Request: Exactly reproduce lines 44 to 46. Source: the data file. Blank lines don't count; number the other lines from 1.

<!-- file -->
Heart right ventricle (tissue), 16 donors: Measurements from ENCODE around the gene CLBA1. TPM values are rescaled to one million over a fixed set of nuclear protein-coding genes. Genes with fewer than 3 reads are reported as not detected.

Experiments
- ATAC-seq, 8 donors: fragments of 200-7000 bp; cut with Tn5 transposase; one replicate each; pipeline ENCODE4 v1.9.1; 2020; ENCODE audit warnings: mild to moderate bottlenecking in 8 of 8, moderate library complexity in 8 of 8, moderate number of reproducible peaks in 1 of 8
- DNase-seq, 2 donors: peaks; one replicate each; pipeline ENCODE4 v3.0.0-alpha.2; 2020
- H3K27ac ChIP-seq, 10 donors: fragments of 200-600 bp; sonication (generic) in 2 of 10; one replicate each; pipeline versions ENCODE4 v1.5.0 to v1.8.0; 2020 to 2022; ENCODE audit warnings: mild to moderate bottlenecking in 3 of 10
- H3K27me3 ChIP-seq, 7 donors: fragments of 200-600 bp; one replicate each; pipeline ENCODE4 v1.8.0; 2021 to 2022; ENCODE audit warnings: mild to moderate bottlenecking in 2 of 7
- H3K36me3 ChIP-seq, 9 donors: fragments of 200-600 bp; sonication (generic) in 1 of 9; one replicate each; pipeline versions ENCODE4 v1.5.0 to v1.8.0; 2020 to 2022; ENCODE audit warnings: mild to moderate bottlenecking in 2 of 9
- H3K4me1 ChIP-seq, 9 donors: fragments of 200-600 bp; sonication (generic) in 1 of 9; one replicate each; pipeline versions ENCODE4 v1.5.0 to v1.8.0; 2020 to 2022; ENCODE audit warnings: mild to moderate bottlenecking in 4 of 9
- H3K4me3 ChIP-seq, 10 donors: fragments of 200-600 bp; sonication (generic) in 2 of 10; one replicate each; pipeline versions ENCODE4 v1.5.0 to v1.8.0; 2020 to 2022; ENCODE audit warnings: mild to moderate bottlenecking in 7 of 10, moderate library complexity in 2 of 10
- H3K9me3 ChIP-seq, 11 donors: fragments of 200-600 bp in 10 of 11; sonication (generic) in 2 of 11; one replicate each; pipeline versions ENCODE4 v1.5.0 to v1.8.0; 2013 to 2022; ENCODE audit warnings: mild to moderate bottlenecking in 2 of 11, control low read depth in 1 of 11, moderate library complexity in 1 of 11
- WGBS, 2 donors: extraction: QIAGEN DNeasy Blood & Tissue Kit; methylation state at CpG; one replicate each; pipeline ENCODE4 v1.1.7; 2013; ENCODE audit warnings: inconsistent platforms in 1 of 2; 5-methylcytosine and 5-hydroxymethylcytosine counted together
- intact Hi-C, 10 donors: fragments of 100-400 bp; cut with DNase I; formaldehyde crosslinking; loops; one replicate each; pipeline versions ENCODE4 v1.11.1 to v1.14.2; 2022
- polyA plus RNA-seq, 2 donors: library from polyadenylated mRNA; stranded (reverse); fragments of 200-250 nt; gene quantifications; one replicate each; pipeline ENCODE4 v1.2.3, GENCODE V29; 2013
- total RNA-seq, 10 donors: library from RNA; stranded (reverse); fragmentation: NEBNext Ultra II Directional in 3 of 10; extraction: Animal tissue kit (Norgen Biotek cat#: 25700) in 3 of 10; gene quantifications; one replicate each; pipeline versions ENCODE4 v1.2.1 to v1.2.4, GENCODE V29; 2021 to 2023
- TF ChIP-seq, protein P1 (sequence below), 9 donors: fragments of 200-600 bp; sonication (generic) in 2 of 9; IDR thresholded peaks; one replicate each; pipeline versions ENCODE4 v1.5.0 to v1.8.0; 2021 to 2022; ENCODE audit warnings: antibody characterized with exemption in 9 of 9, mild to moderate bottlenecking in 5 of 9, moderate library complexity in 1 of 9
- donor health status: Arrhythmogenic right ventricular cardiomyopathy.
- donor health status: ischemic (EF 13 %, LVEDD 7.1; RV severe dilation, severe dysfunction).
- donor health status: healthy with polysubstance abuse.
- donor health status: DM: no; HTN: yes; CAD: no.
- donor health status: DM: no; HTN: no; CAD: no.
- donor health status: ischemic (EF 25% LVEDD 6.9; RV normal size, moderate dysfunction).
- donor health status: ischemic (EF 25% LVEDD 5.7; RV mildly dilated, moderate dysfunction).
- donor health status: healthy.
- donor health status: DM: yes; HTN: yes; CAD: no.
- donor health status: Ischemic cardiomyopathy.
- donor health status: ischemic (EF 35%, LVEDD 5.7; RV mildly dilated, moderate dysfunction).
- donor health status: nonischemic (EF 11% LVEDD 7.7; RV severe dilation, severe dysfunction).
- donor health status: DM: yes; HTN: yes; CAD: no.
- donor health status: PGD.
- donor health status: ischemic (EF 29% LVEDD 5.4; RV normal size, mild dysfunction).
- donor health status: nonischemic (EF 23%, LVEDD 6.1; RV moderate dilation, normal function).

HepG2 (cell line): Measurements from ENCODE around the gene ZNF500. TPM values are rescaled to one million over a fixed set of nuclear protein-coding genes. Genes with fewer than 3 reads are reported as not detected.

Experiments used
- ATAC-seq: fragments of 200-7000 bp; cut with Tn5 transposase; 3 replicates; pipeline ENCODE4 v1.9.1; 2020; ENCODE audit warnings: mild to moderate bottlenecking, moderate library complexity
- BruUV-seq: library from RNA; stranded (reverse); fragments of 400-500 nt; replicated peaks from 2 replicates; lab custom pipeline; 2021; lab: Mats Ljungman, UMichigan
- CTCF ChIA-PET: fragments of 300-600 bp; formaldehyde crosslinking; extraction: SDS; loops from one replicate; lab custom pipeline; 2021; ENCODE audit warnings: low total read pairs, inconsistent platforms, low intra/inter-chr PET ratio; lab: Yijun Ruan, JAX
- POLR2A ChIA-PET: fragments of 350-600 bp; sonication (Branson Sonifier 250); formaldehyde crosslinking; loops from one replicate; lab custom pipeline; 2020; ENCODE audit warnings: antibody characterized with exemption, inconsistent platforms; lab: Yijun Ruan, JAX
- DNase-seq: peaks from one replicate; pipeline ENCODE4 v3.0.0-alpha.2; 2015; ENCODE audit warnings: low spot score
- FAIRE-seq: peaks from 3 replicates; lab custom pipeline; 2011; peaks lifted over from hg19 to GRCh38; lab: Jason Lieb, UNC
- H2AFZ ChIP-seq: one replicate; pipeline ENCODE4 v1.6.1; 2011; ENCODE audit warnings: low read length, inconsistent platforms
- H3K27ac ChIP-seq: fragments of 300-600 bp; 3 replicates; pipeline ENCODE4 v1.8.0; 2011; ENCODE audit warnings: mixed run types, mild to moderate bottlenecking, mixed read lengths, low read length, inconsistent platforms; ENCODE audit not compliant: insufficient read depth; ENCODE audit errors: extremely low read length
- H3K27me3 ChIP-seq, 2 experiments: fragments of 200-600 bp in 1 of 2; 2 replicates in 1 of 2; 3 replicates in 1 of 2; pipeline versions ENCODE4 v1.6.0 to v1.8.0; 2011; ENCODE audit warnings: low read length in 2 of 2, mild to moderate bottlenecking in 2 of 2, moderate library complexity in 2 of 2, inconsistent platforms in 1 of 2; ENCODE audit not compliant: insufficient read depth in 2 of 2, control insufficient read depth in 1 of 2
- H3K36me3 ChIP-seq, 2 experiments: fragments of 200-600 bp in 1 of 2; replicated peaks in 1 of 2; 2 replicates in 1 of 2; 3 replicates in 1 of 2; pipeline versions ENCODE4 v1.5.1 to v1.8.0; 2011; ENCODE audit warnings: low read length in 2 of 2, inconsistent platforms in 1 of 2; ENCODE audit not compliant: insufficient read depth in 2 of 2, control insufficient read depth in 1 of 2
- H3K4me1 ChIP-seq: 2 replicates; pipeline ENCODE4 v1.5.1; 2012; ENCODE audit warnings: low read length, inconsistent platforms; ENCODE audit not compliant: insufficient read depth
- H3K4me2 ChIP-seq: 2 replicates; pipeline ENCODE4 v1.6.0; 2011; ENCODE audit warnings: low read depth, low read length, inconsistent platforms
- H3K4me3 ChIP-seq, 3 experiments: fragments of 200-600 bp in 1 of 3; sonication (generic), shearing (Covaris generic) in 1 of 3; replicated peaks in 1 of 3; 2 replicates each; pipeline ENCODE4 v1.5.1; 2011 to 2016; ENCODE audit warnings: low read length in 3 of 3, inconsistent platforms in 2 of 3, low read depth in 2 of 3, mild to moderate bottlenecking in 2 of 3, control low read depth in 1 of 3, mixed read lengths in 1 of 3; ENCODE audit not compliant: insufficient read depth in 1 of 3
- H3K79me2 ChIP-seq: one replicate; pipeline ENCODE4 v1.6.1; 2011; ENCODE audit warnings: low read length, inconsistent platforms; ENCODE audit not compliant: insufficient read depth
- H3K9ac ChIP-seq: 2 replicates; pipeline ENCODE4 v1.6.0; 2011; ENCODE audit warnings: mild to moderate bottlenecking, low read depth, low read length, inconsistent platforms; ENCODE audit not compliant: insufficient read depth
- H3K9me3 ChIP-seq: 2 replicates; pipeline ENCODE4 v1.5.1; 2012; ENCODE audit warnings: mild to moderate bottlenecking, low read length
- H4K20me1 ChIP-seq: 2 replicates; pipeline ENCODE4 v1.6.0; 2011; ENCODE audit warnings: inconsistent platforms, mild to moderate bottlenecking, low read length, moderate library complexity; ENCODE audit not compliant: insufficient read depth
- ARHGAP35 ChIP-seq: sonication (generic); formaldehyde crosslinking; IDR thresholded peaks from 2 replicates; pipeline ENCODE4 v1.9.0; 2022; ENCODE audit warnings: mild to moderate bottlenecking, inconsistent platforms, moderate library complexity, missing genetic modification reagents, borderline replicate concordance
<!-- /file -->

- H3K4me1 ChIP-seq: 2 replicates; pipeline ENCODE4 v1.5.1; 2012; ENCODE audit warnings: low read length, inconsistent platforms; ENCODE audit not compliant: insufficient read depth
- H3K4me2 ChIP-seq: 2 replicates; pipeline ENCODE4 v1.6.0; 2011; ENCODE audit warnings: low read depth, low read length, inconsistent platforms
- H3K4me3 ChIP-seq, 3 experiments: fragments of 200-600 bp in 1 of 3; sonication (generic), shearing (Covaris generic) in 1 of 3; replicated peaks in 1 of 3; 2 replicates each; pipeline ENCODE4 v1.5.1; 2011 to 2016; ENCODE audit warnings: low read length in 3 of 3, inconsistent platforms in 2 of 3, low read depth in 2 of 3, mild to moderate bottlenecking in 2 of 3, control low read depth in 1 of 3, mixed read lengths in 1 of 3; ENCODE audit not compliant: insufficient read depth in 1 of 3